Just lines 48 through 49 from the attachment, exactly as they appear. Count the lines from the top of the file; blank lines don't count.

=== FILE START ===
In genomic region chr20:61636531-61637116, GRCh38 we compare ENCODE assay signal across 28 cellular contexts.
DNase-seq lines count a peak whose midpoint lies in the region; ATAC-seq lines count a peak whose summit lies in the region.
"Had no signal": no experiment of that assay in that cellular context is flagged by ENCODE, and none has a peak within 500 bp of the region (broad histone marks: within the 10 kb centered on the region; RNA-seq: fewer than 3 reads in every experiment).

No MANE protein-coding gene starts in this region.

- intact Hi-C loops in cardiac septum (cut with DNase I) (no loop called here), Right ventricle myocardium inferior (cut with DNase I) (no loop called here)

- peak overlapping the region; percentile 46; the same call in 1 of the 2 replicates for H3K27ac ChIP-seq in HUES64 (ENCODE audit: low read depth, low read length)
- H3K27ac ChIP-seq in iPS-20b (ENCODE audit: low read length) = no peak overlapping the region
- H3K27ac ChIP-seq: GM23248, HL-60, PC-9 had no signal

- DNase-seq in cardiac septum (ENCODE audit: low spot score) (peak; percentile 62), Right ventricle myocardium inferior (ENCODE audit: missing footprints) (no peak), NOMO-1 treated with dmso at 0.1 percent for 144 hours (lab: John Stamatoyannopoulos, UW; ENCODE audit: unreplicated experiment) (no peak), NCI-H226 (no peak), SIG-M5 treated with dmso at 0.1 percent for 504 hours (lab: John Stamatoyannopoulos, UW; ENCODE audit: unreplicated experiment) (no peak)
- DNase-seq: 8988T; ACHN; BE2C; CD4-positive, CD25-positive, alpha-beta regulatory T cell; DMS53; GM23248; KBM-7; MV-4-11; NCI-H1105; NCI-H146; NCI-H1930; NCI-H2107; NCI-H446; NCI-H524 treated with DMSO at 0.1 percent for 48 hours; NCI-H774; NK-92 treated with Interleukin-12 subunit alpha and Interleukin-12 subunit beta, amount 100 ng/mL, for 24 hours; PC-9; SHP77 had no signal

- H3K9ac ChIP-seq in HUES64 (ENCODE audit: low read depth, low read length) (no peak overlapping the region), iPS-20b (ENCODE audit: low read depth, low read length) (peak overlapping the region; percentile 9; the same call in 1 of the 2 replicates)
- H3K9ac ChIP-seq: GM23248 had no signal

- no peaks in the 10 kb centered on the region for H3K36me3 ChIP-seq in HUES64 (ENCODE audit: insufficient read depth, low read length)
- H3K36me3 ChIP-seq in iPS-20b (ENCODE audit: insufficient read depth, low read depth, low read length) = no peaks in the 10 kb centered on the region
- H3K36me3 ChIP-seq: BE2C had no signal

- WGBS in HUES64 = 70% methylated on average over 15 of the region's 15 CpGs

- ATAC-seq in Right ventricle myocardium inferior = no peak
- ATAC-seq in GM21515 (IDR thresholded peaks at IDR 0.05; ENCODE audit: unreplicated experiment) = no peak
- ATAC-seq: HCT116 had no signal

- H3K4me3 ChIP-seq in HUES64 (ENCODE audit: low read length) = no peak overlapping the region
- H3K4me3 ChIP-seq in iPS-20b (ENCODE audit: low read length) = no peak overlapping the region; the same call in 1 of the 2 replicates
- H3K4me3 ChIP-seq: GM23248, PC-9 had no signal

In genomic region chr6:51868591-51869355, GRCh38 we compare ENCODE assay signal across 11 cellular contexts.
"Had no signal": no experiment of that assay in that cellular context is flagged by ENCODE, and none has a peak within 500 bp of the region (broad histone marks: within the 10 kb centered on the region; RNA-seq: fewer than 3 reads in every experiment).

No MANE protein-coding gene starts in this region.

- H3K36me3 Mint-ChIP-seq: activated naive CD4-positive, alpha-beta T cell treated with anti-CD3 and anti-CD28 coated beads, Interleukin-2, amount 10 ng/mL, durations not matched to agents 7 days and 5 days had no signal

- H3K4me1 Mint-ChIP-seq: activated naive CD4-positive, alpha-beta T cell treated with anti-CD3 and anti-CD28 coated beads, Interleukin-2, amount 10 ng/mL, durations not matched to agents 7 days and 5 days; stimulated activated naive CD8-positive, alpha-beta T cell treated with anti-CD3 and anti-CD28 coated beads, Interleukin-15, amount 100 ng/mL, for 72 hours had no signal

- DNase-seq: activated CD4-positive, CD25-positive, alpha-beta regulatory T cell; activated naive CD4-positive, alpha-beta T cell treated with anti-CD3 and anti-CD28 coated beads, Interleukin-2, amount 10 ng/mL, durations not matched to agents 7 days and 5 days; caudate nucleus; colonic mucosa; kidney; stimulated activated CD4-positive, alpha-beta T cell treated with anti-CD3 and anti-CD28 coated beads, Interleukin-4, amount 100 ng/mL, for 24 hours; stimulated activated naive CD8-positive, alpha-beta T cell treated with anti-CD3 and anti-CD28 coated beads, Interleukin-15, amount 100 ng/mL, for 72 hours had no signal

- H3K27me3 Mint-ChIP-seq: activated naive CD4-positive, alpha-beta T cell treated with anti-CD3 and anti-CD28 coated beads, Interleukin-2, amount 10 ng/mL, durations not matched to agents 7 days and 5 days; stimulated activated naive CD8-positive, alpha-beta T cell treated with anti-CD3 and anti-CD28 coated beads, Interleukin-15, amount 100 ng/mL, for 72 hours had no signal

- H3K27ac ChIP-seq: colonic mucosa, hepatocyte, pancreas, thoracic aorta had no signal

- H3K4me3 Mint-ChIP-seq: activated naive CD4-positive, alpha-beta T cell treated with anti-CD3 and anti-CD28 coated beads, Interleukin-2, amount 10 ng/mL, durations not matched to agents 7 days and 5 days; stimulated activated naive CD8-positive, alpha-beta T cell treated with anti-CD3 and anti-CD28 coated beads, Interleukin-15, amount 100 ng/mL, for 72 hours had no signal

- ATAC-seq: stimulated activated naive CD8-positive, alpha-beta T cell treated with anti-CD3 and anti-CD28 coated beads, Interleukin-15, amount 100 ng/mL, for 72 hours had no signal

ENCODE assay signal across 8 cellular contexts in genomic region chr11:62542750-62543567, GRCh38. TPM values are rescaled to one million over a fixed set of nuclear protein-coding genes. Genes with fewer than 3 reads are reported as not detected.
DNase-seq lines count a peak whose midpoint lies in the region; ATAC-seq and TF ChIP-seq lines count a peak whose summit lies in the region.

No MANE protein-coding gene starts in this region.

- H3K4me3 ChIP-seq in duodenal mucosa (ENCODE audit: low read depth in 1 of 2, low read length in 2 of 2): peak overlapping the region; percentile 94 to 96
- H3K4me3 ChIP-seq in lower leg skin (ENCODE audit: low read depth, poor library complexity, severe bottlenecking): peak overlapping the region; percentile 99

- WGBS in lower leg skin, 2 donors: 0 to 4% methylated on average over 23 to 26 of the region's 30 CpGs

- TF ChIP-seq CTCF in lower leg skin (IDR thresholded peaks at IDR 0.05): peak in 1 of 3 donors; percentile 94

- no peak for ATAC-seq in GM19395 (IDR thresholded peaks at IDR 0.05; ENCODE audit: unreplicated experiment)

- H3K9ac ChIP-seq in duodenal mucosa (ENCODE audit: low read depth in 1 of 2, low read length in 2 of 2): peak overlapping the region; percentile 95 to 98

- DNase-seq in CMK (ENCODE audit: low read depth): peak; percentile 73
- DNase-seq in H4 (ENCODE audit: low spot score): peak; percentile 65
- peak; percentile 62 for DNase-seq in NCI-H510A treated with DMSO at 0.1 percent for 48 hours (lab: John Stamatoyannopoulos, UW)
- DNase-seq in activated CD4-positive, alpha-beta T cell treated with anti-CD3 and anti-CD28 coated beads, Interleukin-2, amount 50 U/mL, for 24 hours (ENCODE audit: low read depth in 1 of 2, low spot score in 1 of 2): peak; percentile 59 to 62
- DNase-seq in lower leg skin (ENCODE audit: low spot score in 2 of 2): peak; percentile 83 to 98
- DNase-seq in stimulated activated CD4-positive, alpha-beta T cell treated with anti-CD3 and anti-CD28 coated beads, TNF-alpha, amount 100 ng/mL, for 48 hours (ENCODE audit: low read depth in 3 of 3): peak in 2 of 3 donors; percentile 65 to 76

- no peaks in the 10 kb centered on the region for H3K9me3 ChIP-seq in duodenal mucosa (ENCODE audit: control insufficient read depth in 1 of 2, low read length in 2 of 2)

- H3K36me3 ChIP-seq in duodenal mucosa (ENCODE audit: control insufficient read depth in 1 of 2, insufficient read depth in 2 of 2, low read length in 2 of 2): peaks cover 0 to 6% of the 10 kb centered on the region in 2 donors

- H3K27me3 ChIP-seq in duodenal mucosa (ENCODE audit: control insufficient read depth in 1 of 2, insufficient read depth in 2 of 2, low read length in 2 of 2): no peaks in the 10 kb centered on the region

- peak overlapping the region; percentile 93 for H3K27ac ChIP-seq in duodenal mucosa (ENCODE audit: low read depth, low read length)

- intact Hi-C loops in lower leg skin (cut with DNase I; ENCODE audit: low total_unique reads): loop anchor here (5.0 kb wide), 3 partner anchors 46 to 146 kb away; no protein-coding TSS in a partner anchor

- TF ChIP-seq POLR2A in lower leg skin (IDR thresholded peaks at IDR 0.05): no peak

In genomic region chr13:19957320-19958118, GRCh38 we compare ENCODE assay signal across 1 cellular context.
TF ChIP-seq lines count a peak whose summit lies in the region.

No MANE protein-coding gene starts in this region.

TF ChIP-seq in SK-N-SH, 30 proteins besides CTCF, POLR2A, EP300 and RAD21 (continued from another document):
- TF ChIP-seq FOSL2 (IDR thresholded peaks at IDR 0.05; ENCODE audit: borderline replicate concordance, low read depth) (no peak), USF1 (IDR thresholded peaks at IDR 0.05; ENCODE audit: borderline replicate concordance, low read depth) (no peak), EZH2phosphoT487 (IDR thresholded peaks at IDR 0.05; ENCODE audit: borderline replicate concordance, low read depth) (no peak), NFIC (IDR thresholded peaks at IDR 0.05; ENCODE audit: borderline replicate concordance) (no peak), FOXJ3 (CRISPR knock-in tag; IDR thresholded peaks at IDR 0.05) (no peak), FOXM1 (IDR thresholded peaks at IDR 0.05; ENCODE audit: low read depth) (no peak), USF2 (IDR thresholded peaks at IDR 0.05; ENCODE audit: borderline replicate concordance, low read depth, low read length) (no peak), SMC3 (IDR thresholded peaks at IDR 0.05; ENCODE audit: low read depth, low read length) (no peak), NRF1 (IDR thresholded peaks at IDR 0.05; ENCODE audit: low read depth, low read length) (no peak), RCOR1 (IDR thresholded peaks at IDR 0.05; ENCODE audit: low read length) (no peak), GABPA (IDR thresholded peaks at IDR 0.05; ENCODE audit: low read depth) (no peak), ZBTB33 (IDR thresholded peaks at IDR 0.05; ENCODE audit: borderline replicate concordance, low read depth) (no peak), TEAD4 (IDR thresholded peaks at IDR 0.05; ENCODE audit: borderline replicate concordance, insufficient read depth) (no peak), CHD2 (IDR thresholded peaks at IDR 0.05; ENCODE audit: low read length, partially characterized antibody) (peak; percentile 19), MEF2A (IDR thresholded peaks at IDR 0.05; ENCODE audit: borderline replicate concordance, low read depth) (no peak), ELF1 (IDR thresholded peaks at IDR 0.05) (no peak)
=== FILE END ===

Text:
- no peaks in the 10 kb centered on the region for H3K9me3 ChIP-seq in duodenal mucosa (ENCODE audit: control insufficient read depth in 1 of 2, low read length in 2 of 2)

- H3K36me3 ChIP-seq in duodenal mucosa (ENCODE audit: control insufficient read depth in 1 of 2, insufficient read depth in 2 of 2, low read length in 2 of 2): peaks cover 0 to 6% of the 10 kb centered on the region in 2 donors